We have seen Al Golden master the skill of a steady hand, the art of moving forward. “How to put your head down and keep going,” as he called it Monday.
Without question he possesses the generalship to lead a major-college football program through adversity. We saw that as he guided the Miami Hurricanes through the lengthy NCAA investigation that he inherited and that “eclipsed everything,” he reminded. That cloud finally lifted, but the challenges have not relented. More recently Golden has dealt with losing his starting quarterback to major knee surgery, two players booted from the team after a sexual assault on campus, his linebackers coach abruptly quitting, and another QB facing a game’s suspension reportedly over a failed drug test.
All the while we have seen from Golden only blinders-on focus and defiant optimism steadying a program that without his compass might have lost its balance and direction.
Now it’s time we saw even more from the coach.
It’s time to start to see what’s next.
It’s time to start to see the arc of his aim, more evidence of how good he is as a recruiter and coach, clear signs of how great his program might become.
Golden has managed tough times off the field. Now his Canes must take the next step on it as he begins his fourth UM season with Tuesday’s first preseason practice on the Coral Gables campus.
We have seen steady progress, from a 6-6 record his first year, to 7-5, to last season’s 9-4.
What we have not yet seen is a program ready to compete with its two greatest opponents:
UM’s own daunting history.
And its current Atlantic Coast Conference rival and roadblock, Florida State.
Golden had the former in mind Monday, showing all due respect to Miami’s five national championships won between 1983 and 2001 but understanding it’s time for UM football to stop living on past glories and to start creating some new ones.
“We have one of greatest traditions in college football, and we’re proud of that. We respect the heck out of that,” he said. “But I want to see this [team] translate to our brand, our identity. It’s their time. It’s their time to show what kind of team they are, what they’ve become. ‘This is who we are. This is who the ’14 version of the Canes are.’ That’s what I want to see starting [Tuesday].”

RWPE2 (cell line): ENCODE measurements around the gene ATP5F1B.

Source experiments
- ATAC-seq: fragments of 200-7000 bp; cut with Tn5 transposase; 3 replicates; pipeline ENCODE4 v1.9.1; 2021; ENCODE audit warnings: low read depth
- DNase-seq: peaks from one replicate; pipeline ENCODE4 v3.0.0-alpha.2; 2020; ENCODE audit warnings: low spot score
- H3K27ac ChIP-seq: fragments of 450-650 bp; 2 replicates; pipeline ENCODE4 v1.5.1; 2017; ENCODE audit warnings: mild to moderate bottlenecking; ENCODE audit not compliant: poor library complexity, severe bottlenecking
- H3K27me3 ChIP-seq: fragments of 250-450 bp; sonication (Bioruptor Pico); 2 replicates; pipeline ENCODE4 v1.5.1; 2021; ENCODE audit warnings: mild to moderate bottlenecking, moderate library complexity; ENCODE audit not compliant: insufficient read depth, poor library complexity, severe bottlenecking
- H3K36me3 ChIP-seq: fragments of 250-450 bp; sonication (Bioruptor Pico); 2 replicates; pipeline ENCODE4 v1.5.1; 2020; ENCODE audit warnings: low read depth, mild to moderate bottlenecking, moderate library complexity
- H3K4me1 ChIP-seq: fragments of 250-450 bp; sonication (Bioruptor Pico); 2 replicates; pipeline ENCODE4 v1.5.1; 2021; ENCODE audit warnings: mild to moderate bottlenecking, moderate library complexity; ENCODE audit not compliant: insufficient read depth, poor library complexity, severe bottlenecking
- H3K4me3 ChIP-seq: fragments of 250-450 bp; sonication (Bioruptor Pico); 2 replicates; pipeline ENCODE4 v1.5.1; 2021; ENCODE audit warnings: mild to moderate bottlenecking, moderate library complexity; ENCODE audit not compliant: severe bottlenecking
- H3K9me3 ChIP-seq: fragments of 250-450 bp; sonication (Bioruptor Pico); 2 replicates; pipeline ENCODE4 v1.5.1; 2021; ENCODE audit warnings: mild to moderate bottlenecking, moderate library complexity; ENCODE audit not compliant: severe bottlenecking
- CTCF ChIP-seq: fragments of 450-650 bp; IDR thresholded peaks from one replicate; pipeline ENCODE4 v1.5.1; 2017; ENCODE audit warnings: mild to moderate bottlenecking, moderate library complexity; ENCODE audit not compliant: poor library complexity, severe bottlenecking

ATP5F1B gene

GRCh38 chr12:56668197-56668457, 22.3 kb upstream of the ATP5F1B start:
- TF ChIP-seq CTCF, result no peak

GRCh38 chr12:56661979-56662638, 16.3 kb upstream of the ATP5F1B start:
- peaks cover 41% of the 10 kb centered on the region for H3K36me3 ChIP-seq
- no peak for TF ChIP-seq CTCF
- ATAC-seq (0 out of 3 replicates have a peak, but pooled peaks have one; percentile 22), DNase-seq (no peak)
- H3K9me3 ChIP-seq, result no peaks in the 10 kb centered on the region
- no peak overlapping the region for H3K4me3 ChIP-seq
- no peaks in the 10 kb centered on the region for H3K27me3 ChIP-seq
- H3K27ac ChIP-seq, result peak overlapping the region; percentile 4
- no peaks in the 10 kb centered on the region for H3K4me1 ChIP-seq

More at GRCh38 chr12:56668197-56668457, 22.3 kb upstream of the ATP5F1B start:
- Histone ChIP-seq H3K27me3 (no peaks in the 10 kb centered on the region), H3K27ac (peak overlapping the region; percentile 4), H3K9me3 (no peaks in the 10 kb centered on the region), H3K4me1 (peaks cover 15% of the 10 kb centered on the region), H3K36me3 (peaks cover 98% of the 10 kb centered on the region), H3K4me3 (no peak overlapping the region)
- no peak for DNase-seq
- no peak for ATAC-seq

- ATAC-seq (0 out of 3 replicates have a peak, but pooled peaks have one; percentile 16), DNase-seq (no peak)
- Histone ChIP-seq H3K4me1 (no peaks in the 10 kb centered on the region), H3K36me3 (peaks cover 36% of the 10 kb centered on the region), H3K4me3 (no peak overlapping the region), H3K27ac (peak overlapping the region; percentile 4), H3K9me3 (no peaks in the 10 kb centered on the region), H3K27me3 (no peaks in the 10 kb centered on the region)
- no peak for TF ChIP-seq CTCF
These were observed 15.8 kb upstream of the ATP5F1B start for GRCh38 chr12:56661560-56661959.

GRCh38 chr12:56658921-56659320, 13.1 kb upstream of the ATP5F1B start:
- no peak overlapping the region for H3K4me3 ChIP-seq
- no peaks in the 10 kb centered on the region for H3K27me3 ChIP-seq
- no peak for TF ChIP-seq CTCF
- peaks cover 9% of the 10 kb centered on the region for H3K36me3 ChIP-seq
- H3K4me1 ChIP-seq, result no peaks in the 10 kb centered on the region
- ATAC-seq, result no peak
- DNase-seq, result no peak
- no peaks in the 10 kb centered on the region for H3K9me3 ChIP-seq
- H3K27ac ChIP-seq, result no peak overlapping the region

Fans of The U might wince to recall Miami was riding high at 7-0 and in the polls’ top 10 last season before the harsh reality of a 41-14 loss at Florida State to the eventual national champion Seminoles. That left Golden 0-3 vs. FSU and led to a late tailspin that ended with a 36-9 bowl loss to Louisville.
“If we didn’t learn from the bowl experience, if we didn’t learn from being in that setting in Tallahassee, we’re not doing our job,” Golden said Monday.
It’s getting over the FSU hurdle that has become the coach’s litmus test and gauge.
The Seminoles are to UM what the New England Patriots are to the Dolphins. Daddy. The puzzle you can’t seem to solve. It will be hard for Miami to compete for a national championship until it starts being the best team in its own conference, a status presently owned unequivocally by the Noles.
I asked Golden on Monday to assess the gap between FSU’s program and his own and how he plans to narrow it. He wasn’t in the mood. It didn’t fit the all-about-us optimism of a new season.
“I’m not worried about them,” Golden said. “They had a great team last year, but we’re on a different focus. We’re excited about the direction we’re going.”
Golden then detoured to extolling the leaps UM has made in facility upgrades the past year. His news conference was held in the new $18 million Schwartz Center for Athletic Excellence. A sports-medicine performance center is being built.
“A year ago we sat here and didn’t know what the future held,” he said, alluding to the then-lingering NCAA cloud. “As bleak it was a year ago, we’re equally excited now about the direction we’re going. Everything will be in place by ’16. The transition has been awesome, and the kids see it.”
That is why, Golden reasoned, “I don’t have time to worry about anybody else’s program.”
Nobody knows better, though, that UM getting back to the sport’s top tier starts with solving its greatest conference obstacle.
Golden was more honest last week than Monday when, during ACC Media Days in Greensboro, N.C., he said of FSU: “For us to get back to where we want to be, we’ve got to win that game.”
This year UM hosts FSU on Nov. 15, the 10th game of a season that opens Sept. 1 at Louisville.
“Now we have to take a big step,” Golden said.
The recruiting/talent gap between the Seminoles and Hurricanes remains wide. That starts most glaringly at quarterback, with FSU led by reigning Heisman Trophy winner Jameis Winston and Miami still sorting itself out thanks to Ryan Williams’ injury and Kevin Olsen’s reported suspension leaving transfer Jake Heaps the apparent opening-night starter.
The overall talent gap is just as wide. Example: Miami placed two players, running back Duke Johnson and linebacker Denzel Perryman, on the preseason All-ACC team. FSU had nine.
UM had the same two make an ESPN.com list of the 100 top players in college football — Johnson 24th, Perryman 35th. The Noles have 11 on the list — 11! — led by Winston at No. 1.
Golden has done everything right off the field to earn the trust of Canes fans.
Now, to maintain that faith, he must begin to erase that recruiting and talent deficit to FSU and achieve a level playing field with the one team he hasn’t beaten but must.